But no one would say why he had done it – he was a lone crazed killer. I wrote a piece in Vanity Fair in ’98 by which time he was in the federal prison at Denver and I go in to what the feds did at Ruby Ridge where they killed an innocent family called Weaver that wanted to live in the woods and be left alone. They shot the wife, she came out the door of their cabin holding a baby and they shot her through the head, (they missed the baby of course, you can’t get everything right you know). And only now, years later, are they talking about re-opening the case to see what really happened there.

So here is one man who just declares war on the federal government and he started to write me letters after he read my piece on the shredding of our Bill of Rights by the Drug Enforcement Agency, the Internal Revenue Service and so on. We have a Bill of Rights and we’ve always advised you loftily to get one for yourselves, you can be as free as we are! When it’s Show-time for you we’ll be right out there applauding.

I was talking about the shredding of the Bill of Rights, and he wrote me a letter, so we conducted a correspondence over three years. He was a marvelous writer and he knew a great deal of American history. In my article in Vanity Fair, I quote several of his letters, which are far better written than anything in the New York Times. He was a very shrewd analyst. He was much closer to the late Walter Lippman than he was to an anarchist.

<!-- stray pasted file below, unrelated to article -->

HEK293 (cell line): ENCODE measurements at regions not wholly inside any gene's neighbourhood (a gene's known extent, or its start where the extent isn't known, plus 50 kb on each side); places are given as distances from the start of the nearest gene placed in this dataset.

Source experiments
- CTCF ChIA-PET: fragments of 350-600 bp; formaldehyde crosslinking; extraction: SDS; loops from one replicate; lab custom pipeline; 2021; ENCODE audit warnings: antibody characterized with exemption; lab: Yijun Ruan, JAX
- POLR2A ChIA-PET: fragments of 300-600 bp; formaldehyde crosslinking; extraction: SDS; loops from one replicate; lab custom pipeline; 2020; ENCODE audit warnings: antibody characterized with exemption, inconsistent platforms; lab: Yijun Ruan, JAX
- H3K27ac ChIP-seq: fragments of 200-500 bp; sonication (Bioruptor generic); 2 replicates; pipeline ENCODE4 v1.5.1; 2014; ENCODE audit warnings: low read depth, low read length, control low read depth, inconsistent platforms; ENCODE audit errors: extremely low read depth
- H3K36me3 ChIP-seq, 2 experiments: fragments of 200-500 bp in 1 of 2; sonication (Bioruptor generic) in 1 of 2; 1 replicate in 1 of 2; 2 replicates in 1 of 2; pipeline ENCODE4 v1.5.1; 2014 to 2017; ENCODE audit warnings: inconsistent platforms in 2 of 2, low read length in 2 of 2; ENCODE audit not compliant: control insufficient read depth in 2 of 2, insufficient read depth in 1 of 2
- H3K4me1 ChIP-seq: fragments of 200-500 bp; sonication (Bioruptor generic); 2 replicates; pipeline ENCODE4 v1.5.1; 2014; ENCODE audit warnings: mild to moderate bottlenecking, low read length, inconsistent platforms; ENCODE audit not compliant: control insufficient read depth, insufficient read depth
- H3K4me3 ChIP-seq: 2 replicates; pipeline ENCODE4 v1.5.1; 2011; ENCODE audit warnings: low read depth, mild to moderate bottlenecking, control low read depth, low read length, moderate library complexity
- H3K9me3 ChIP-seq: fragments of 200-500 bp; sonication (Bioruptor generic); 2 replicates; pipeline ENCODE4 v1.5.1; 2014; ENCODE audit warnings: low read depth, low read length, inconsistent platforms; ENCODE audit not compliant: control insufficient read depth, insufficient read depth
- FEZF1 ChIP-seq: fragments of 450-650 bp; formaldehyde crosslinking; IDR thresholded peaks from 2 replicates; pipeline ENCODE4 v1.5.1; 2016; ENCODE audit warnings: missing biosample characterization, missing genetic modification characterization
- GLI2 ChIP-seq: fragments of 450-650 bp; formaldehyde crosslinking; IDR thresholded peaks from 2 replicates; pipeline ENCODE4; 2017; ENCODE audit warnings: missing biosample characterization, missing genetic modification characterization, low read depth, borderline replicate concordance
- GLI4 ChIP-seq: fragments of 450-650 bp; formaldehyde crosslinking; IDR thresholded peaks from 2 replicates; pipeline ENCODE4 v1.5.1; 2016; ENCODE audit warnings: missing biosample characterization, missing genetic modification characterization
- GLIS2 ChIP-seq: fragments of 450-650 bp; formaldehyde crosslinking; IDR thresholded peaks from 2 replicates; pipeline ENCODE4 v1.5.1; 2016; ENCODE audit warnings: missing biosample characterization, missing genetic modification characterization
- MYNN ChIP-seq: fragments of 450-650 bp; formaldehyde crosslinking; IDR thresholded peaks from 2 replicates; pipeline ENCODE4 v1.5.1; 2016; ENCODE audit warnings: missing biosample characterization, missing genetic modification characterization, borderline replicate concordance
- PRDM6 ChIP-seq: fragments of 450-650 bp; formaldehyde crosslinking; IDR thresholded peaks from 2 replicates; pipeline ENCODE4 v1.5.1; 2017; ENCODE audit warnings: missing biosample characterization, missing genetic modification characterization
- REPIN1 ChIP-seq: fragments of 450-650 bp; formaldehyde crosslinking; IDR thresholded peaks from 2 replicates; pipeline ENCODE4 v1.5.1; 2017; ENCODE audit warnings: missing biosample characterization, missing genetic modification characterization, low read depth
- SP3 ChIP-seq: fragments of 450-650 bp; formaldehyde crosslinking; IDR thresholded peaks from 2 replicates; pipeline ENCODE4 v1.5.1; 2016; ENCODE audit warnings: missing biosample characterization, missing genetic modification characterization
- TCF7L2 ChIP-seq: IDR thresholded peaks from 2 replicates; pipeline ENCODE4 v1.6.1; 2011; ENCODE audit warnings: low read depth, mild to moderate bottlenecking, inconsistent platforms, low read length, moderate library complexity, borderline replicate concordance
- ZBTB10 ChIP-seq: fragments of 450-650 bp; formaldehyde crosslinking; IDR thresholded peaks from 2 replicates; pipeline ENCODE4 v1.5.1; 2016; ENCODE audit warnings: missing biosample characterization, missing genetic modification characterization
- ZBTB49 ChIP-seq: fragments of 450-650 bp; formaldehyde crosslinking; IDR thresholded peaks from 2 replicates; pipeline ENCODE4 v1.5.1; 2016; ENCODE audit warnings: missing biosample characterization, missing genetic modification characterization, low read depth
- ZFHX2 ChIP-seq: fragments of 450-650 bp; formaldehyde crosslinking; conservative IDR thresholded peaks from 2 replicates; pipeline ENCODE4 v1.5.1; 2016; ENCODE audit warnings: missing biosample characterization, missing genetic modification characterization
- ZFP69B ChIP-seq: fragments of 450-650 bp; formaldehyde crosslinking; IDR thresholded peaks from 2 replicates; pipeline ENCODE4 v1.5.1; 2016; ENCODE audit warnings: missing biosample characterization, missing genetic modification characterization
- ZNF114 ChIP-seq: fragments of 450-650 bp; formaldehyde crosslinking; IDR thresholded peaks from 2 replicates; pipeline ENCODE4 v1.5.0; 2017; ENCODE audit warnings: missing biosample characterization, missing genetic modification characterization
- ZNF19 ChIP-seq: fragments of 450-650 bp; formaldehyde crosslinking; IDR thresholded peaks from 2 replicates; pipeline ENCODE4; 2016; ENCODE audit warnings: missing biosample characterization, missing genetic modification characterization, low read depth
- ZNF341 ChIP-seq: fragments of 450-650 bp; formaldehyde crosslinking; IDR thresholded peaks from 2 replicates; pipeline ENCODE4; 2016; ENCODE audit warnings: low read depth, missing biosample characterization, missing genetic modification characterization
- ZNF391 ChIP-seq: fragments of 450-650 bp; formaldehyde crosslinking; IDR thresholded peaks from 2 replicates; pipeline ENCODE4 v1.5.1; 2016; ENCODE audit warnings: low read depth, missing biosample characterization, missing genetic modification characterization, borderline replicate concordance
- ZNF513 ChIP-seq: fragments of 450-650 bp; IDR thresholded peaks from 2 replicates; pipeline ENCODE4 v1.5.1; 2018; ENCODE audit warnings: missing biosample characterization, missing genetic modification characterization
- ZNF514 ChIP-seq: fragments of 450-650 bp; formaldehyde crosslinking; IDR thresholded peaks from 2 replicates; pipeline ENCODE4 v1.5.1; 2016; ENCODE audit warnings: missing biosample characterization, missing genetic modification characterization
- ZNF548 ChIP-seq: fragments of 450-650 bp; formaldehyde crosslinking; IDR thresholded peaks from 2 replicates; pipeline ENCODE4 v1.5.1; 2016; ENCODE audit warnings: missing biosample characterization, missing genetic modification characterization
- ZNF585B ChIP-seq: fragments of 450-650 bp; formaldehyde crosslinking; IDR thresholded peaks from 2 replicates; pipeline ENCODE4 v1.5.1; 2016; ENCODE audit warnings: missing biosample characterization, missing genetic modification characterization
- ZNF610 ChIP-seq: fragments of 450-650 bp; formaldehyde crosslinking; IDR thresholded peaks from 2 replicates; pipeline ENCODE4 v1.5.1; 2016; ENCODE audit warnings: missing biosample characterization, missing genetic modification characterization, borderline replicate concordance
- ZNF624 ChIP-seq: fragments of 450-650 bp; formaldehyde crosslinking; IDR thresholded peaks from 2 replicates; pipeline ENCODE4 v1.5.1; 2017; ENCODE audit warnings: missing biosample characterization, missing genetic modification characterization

They felt they had to get rid of him, and they did so – the FBI with help from his defence attorneys and 4,000 pages of evidence. There’s a researcher out there – I used him a great deal for this piece and I’m using him some more, he knows at least five of the people who were involved in the making of the bomb and its detonation. And it may well be that McVeigh didn’t do it, which is interesting. When he was condemned to death he had two choices – to spend 50 years or so living in a box or to be executed. He seems to have had no fear of death, he preferred an execution, or as he said in one of the letters to me, ‘state assisted suicide’. He was always one-up on everybody.

At the end when they said, “do you have any last words”, the press was there, and he said, “Yes, I have a poem.” Our press is about as illiterate as everybody else, and they didn’t recognise it, but it was by W.E. Henley – ‘Invictus’ In my day, every school kid knew the poem, that apparently no one knows anymore – “I am the master of my fate, I am the captain of my soul.” He had that distributed but nobody understood what it meant.